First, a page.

OK, so not all mothers are perfect. But, the persistent folklore that mothers-in-law are to be shunned is a tragic waste of usable nurturing. In truth, it’s one of society’s most foolish myths.

While standing at a checkout counter some time ago, I heard the same old, tired whine about mothers-in-law. The customer said, “It’s easy to find the right card for mothers, but that’s just not the case for mothers-in-law.” She rolled her eyes as if she’d just described psoriasis. “Oh, isn’t it the truth?” the clerk responded with compassion seen only when two women share bare-naked awfulness.

The customer, shoulder’s drooped, carried the burden of the world in her bag as she left the store. How sad, I thought. Is it possible I’m the only woman with a great mother-in-law? And, is it my imagination, or do I not have the best, most perfect relationship with my daughters-in-law? OK — maybe my son-in-law rolls his eyes once in a while, but I betcha on his worst day he still likes me.

A perfect role model for such painful family issues was my dear mother, the mother-in-law of no less than 12 better halves, some male, and some female. Every one of those in-laws would choose to live with my mom if their marriage to her children broke up.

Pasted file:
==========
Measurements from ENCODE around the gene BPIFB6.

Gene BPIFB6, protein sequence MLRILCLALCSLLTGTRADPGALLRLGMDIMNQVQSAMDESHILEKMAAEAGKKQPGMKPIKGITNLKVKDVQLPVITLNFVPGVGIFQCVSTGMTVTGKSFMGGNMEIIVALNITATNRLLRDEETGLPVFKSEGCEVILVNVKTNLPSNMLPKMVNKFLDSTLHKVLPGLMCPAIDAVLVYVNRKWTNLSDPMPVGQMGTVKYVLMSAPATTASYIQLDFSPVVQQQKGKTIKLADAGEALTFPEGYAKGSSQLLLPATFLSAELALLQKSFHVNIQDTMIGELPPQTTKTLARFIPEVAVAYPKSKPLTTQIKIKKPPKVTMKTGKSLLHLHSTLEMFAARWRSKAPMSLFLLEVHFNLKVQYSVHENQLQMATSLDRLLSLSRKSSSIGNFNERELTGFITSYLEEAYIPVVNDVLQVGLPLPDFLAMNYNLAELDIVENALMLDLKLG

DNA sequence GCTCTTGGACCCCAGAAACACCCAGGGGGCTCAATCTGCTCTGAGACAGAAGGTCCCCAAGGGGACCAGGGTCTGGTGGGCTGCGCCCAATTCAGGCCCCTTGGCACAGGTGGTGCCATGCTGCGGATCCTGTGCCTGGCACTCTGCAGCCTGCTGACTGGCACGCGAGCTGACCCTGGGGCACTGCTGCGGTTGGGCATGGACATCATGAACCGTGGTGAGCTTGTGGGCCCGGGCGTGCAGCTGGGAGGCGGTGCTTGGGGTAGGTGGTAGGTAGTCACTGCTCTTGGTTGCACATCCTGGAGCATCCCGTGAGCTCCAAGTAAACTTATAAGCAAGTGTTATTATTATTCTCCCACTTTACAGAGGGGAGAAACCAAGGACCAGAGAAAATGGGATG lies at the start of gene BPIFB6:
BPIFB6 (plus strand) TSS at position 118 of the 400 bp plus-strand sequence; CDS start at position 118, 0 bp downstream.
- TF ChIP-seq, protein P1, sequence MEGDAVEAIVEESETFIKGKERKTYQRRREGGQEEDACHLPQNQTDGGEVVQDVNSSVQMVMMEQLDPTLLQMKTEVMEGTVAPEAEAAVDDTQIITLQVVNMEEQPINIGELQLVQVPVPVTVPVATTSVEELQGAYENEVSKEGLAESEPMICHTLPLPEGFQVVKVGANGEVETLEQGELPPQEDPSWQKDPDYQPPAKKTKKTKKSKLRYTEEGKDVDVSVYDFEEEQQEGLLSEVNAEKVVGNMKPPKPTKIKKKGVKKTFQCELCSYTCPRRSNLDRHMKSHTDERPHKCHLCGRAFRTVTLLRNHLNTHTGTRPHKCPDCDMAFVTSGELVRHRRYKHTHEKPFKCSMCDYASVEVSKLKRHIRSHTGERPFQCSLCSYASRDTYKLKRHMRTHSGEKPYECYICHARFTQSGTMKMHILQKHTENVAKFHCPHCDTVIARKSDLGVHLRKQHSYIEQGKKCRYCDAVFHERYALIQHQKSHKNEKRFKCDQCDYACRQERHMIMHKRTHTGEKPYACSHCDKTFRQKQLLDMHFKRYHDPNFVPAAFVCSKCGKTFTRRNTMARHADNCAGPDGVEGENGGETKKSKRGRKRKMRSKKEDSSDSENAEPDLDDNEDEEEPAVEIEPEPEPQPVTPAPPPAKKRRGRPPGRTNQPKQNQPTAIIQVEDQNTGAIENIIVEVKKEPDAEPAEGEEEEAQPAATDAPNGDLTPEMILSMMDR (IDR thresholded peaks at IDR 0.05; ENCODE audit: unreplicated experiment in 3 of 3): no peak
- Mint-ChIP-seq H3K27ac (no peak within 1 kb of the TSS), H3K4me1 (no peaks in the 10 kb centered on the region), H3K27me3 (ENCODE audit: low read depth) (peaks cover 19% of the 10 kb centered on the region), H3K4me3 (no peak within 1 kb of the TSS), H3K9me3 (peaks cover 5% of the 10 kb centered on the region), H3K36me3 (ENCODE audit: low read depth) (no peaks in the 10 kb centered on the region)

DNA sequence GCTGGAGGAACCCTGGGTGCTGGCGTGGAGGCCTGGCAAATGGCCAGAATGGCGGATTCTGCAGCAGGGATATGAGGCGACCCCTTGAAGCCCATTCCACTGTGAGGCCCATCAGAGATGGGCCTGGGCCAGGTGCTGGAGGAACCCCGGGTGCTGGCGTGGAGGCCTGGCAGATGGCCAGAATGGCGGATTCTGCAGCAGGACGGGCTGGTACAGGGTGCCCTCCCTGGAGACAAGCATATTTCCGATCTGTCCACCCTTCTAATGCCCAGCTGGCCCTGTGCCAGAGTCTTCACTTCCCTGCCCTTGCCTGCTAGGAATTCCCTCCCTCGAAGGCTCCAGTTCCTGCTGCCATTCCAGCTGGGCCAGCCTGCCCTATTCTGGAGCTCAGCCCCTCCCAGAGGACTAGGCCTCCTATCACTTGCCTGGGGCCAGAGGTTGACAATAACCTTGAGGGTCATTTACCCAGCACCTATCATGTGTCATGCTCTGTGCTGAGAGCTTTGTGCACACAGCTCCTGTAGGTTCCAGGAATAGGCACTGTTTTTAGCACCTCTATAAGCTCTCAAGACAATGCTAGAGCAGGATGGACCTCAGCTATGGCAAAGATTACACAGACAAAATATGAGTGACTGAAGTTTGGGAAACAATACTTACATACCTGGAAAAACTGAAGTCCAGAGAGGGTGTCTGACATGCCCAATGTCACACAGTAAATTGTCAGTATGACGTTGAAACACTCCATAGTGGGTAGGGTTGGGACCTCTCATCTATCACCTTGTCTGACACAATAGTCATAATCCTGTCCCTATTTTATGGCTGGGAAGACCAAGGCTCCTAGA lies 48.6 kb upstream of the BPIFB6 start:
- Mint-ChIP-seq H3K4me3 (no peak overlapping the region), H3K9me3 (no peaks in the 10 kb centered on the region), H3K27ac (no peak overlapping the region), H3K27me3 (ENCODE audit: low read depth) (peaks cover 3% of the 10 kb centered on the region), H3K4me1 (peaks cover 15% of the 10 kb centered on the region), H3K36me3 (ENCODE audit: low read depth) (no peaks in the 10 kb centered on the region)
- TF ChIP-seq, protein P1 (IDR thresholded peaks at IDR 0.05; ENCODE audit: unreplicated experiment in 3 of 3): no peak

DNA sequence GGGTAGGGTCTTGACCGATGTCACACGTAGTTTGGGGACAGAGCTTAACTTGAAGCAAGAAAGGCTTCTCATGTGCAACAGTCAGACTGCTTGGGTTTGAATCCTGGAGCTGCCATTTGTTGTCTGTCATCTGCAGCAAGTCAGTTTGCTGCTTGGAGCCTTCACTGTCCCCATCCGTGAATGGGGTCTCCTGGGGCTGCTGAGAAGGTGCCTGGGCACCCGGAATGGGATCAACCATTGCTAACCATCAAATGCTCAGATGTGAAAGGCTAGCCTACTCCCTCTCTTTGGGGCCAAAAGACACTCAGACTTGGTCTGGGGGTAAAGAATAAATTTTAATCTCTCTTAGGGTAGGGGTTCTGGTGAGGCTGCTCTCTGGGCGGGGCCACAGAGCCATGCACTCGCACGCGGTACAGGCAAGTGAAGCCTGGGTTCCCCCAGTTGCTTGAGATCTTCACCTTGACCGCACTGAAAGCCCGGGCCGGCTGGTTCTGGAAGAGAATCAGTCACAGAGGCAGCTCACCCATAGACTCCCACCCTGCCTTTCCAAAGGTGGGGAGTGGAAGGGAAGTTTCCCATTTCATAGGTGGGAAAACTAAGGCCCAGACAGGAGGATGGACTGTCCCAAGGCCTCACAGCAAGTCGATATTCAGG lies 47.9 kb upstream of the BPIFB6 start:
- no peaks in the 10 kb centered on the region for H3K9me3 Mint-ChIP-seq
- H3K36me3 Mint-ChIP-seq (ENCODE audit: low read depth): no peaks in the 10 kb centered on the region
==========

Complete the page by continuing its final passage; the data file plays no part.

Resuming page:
Mom revealed, in years past, that she’d like to “brain” her in-laws when they make her children cry, but she withholds punishment in exchange for a working relationship. “They have the power to keep me from my children,” she told me, “And, I’m not about to give them an excuse.”

Over the years, mom has cuddled her crying daughters and comforted her sons, while miraculously maintaining a relationship with the spouses. Even the ex-in-laws praise her. Now, that’s a mother-in-law.

See, what those snippy ladies in the store don’t take into account is the process. It’s elementary: Baby is born. Nature then bonds, binds and embeds baby into mother’s emotional system in order to preserve the helpless infant. Years later, after care-taking has turned into sacrifice and love into eternal commitment, some stranger comes along and swipes that child away from said mother.

Said mother suddenly becomes the meddler and intruder. There’s no ceremony, no official cutting of the apron strings, no trumpets, no purple hearts, not even a sword to fall on though she certainly could use one when she finds herself on the heap of discarded servants.

You call yourself a compassionate person? Then recognize your mother-in-law is a feeling individual who just doesn’t learn very fast. She wasn’t schooled on how to let go on this magnitude. She can’t immediately control her lonely heart from crying, or stifle her alarm when she sees that her son isn’t getting his favorite breakfast. How’s she supposed to know that she’s to be seen, only when invited, but never heard?

Have a little mercy for the soul who brought your mate to earth, nurtured him or her into someone you found yourself attracted to. Something must be right about this person who makes you shudder.

If for no other reason, be careful. If you are a parent, you too will be one of “us!” And, when that happens, you’ll fully understand what mothers mean when they say — “no one warned me that becoming obsolete could hurt so much.”

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